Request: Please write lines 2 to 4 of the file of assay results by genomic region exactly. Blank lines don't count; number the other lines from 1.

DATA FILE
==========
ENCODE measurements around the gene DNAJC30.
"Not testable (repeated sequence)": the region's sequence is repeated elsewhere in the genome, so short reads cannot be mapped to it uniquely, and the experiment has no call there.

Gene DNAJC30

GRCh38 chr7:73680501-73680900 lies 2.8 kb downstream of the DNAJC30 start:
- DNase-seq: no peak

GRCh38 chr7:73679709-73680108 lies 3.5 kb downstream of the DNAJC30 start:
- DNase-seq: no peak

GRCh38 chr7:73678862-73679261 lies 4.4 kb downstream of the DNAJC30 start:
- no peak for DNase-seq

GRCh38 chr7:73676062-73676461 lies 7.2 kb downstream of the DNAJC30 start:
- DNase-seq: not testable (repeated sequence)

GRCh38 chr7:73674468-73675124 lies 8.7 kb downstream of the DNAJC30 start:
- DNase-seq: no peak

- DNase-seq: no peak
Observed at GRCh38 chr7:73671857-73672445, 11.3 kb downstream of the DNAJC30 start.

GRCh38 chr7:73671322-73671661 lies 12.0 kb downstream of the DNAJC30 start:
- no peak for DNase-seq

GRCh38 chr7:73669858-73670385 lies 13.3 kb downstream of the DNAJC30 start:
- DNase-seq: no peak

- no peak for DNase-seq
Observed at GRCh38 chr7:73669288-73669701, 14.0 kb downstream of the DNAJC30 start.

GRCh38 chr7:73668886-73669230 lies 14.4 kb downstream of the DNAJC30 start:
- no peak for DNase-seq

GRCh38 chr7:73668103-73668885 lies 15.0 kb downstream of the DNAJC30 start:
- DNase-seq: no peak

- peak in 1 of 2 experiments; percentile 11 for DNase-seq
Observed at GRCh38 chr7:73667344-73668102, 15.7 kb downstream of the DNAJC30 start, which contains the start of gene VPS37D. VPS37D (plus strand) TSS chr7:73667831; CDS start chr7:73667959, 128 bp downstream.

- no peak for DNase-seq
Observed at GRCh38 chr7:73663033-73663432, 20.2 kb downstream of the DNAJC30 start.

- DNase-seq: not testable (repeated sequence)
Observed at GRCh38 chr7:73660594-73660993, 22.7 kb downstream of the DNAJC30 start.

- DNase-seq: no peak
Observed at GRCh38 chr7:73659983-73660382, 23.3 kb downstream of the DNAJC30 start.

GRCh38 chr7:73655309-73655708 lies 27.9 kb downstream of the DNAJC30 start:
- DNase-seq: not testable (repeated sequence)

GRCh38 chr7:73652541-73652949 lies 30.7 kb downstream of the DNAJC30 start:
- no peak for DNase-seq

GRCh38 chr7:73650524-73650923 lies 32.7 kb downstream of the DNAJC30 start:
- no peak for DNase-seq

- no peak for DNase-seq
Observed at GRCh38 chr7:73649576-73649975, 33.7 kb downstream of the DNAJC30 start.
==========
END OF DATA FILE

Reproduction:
"Not testable (repeated sequence)": the region's sequence is repeated elsewhere in the genome, so short reads cannot be mapped to it uniquely, and the experiment has no call there.

Gene DNAJC30

GRCh38 chr7:73680501-73680900 lies 2.8 kb downstream of the DNAJC30 start: